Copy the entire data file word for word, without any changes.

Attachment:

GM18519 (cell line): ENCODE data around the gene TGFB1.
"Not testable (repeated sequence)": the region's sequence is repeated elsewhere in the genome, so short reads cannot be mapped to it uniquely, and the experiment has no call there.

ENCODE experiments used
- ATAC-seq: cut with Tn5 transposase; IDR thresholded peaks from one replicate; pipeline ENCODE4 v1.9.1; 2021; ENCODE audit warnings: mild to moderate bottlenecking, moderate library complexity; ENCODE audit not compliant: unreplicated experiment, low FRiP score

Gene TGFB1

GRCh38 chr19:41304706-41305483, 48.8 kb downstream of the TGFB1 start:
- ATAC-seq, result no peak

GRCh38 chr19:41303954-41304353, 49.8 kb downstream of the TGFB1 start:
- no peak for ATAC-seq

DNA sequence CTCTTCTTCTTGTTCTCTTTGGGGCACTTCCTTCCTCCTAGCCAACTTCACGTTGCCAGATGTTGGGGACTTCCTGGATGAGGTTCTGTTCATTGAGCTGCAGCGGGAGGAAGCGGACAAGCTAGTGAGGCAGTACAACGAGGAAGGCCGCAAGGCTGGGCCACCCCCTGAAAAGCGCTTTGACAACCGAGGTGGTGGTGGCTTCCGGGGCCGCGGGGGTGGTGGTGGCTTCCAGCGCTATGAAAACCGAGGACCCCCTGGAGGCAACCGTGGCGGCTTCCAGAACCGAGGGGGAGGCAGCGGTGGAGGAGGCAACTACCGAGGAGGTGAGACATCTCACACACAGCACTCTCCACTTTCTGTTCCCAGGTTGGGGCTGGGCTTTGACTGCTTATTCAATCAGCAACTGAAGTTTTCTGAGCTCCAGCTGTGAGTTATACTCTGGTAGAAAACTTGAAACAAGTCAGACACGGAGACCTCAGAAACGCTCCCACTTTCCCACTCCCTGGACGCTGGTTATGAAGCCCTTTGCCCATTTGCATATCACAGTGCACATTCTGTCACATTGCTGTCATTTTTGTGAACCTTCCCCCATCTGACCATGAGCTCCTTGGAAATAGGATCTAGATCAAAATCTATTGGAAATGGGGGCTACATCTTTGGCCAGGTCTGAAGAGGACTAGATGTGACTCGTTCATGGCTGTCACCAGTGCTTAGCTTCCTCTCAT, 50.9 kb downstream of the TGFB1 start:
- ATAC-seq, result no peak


GM18519 (cell line): ENCODE data around the gene TGFB1.
"Not testable (repeated sequence)": the region's sequence is repeated elsewhere in the genome, so short reads cannot be mapped to it uniquely, and the experiment has no call there.

ENCODE experiments used
- ATAC-seq: cut with Tn5 transposase; IDR thresholded peaks from one replicate; pipeline ENCODE4 v1.9.1; 2021; ENCODE audit warnings: mild to moderate bottlenecking, moderate library complexity; ENCODE audit not compliant: unreplicated experiment, low FRiP score

Gene TGFB1

GRCh38 chr19:41304706-41305483, 48.8 kb downstream of the TGFB1 start:
- ATAC-seq, result no peak

GRCh38 chr19:41303954-41304353, 49.8 kb downstream of the TGFB1 start:
- no peak for ATAC-seq

DNA sequence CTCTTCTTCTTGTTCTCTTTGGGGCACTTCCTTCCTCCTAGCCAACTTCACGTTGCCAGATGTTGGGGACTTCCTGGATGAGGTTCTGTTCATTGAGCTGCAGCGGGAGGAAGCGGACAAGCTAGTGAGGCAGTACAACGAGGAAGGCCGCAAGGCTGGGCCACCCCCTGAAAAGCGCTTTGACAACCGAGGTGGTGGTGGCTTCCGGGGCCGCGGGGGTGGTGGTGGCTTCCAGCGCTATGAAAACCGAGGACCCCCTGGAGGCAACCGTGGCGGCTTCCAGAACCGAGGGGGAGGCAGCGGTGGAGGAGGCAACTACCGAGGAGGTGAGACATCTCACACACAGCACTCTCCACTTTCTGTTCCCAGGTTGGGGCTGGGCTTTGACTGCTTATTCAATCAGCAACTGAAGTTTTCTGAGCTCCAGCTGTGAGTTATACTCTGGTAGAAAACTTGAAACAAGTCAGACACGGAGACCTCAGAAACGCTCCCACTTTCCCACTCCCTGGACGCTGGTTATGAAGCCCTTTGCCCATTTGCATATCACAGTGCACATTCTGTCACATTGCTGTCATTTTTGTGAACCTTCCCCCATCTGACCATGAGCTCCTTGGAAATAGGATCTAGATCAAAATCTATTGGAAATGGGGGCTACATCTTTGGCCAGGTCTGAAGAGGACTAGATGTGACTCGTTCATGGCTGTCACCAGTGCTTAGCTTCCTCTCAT, 50.9 kb downstream of the TGFB1 start:
- ATAC-seq, result no peak